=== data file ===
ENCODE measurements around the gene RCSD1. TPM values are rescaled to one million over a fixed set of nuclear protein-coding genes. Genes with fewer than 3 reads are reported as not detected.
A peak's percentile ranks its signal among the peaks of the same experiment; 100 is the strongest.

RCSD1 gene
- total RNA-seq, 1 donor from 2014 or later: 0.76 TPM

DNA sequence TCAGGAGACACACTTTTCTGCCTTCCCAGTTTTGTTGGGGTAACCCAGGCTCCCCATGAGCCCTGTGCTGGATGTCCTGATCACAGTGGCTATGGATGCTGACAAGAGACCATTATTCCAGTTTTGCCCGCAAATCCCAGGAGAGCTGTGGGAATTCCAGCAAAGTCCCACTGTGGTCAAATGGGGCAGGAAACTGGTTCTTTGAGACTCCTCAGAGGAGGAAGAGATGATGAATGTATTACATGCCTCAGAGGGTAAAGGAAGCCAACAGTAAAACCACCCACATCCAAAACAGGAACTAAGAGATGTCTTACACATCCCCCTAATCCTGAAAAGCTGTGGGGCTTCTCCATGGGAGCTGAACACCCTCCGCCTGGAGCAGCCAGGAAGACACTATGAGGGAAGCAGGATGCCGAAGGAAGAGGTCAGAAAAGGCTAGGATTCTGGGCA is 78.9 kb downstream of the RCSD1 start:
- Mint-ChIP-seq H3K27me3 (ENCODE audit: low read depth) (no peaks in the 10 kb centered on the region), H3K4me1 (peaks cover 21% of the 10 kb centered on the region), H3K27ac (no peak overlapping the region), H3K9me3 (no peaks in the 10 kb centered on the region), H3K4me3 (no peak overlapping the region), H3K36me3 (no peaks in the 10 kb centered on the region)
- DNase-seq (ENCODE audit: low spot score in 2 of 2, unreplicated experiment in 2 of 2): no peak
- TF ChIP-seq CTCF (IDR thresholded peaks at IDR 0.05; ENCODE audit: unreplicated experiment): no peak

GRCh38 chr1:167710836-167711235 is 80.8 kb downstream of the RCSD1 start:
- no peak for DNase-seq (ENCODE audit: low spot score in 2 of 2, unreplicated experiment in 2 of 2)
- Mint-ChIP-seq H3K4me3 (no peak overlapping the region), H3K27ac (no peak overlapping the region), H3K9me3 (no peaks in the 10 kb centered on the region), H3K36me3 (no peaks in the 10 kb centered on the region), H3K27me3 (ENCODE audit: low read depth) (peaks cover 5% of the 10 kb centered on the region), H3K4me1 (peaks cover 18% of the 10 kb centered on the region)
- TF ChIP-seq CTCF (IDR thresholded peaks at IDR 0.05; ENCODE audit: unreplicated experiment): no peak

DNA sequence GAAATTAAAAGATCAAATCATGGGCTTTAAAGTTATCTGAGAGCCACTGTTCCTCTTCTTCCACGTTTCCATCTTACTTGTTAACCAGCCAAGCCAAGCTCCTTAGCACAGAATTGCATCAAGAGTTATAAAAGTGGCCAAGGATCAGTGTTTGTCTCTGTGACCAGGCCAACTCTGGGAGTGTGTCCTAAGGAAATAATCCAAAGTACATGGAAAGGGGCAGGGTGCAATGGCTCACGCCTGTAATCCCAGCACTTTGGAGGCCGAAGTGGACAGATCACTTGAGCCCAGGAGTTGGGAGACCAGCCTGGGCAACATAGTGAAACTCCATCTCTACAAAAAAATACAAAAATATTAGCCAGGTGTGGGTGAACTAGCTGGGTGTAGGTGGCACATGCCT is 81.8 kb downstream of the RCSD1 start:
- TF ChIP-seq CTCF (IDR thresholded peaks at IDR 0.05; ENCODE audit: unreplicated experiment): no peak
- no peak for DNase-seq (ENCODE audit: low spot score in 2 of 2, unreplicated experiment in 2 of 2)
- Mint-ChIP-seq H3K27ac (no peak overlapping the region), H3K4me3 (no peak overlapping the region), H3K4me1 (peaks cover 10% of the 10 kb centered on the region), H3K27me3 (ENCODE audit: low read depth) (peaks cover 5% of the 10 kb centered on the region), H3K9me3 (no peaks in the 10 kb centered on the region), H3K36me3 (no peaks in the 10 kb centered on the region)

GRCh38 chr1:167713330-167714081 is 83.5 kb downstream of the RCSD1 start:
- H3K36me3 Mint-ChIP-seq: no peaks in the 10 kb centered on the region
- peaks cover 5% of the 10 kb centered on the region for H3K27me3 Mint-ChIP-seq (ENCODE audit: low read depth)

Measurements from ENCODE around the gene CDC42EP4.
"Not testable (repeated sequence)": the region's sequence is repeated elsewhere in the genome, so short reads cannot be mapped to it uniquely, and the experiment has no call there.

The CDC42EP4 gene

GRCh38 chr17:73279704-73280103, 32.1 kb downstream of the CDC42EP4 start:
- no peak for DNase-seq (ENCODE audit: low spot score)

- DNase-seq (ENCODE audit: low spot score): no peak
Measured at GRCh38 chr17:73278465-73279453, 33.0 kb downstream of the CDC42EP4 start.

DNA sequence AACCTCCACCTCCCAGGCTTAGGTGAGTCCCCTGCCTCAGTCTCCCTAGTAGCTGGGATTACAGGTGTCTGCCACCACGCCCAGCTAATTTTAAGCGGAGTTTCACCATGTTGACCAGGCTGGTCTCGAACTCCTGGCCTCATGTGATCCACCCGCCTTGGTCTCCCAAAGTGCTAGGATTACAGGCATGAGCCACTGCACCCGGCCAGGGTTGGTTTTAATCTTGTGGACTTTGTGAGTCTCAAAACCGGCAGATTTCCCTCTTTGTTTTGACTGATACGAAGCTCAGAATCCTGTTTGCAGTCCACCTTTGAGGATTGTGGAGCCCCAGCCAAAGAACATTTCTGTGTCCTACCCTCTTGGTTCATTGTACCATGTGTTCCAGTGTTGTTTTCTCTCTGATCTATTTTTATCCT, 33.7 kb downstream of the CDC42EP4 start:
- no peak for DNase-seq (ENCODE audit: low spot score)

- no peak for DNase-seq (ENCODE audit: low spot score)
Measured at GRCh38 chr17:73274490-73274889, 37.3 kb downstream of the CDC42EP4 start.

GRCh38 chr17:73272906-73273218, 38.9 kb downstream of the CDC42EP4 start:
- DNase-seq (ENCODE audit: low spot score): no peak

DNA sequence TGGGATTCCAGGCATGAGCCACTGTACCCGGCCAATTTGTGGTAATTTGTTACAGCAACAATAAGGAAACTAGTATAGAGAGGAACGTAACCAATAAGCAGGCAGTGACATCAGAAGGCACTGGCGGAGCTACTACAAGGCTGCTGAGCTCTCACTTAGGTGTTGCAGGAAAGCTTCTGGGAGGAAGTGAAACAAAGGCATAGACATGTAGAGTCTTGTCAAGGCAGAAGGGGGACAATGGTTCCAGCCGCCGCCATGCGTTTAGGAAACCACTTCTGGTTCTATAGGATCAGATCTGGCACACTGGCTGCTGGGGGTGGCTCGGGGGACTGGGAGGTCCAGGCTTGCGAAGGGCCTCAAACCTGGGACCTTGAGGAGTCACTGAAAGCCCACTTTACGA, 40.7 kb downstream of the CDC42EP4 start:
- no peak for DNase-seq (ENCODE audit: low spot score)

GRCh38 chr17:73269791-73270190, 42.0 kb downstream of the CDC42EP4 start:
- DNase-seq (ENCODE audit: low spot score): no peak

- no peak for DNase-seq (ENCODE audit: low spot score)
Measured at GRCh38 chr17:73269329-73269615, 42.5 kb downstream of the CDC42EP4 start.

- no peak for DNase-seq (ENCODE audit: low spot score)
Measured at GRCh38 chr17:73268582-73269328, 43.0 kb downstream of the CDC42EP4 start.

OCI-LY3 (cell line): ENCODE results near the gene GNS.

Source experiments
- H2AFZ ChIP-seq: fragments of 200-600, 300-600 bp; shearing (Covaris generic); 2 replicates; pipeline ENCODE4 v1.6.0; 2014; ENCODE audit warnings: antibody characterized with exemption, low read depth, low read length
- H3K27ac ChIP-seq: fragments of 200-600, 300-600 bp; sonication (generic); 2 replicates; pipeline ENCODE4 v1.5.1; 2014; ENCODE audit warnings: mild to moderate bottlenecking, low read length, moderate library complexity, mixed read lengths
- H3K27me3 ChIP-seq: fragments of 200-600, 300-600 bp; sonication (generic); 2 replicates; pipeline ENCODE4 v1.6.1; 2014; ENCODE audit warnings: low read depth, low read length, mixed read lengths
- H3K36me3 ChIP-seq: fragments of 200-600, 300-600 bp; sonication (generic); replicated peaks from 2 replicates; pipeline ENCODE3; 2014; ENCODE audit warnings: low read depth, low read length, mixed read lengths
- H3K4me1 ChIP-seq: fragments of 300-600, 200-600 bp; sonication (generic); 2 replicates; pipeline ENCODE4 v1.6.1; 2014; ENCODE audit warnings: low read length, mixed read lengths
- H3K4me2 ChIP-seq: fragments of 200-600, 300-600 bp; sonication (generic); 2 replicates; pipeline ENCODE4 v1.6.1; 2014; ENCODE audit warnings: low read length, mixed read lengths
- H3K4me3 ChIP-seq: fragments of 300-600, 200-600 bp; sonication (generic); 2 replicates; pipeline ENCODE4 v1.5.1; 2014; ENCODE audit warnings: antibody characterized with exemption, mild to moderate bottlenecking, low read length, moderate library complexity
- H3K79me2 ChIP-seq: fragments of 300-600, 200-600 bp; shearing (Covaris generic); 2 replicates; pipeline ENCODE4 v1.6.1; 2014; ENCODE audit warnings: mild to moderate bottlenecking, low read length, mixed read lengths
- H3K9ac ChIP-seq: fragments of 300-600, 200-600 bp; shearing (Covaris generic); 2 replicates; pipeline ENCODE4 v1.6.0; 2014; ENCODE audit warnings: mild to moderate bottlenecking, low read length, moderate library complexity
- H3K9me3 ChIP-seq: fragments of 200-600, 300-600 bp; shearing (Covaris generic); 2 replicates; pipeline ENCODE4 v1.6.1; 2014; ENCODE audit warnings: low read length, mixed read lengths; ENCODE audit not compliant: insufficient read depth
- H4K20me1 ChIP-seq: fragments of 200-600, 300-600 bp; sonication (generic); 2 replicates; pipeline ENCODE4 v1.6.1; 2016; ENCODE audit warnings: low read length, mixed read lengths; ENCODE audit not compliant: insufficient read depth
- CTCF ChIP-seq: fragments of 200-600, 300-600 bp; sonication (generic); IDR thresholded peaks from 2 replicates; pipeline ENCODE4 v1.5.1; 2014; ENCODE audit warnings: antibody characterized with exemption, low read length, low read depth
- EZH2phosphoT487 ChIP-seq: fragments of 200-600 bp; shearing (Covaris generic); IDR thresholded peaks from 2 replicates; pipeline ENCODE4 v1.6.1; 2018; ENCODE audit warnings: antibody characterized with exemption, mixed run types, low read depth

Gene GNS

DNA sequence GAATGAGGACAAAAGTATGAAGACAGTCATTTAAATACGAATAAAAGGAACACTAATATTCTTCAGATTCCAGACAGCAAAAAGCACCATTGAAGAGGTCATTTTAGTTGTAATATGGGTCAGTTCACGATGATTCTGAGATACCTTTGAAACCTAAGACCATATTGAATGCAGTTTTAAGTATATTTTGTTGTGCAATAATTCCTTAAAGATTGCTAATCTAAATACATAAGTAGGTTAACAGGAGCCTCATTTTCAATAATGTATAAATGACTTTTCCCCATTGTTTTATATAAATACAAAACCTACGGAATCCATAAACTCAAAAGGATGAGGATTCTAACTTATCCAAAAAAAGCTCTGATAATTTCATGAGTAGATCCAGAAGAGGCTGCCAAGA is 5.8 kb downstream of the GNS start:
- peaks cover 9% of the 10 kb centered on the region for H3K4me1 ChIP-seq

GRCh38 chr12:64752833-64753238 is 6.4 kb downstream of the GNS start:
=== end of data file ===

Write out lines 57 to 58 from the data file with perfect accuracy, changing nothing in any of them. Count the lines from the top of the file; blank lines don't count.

DNA sequence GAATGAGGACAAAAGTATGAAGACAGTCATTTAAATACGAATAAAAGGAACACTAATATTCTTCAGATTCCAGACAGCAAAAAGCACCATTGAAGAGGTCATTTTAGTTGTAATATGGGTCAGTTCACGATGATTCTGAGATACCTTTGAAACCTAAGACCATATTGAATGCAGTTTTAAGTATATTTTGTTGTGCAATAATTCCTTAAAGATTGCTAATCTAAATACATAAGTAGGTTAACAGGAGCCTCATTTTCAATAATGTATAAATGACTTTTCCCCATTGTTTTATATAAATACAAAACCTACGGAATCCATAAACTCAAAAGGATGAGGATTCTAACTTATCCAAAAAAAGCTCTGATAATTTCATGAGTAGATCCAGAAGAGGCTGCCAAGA is 5.8 kb downstream of the GNS start:
- peaks cover 9% of the 10 kb centered on the region for H3K4me1 ChIP-seq